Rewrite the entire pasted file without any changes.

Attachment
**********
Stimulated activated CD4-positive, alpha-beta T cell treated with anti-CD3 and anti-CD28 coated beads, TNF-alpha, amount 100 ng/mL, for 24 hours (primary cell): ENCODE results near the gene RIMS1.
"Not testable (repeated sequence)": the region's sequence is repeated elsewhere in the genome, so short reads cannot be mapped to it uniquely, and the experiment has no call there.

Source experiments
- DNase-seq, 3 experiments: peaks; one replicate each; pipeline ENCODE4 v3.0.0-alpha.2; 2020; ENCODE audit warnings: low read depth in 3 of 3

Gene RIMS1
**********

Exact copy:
Stimulated activated CD4-positive, alpha-beta T cell treated with anti-CD3 and anti-CD28 coated beads, TNF-alpha, amount 100 ng/mL, for 24 hours (primary cell): ENCODE results near the gene RIMS1.
"Not testable (repeated sequence)": the region's sequence is repeated elsewhere in the genome, so short reads cannot be mapped to it uniquely, and the experiment has no call there.

Source experiments
- DNase-seq, 3 experiments: peaks; one replicate each; pipeline ENCODE4 v3.0.0-alpha.2; 2020; ENCODE audit warnings: low read depth in 3 of 3

Gene RIMS1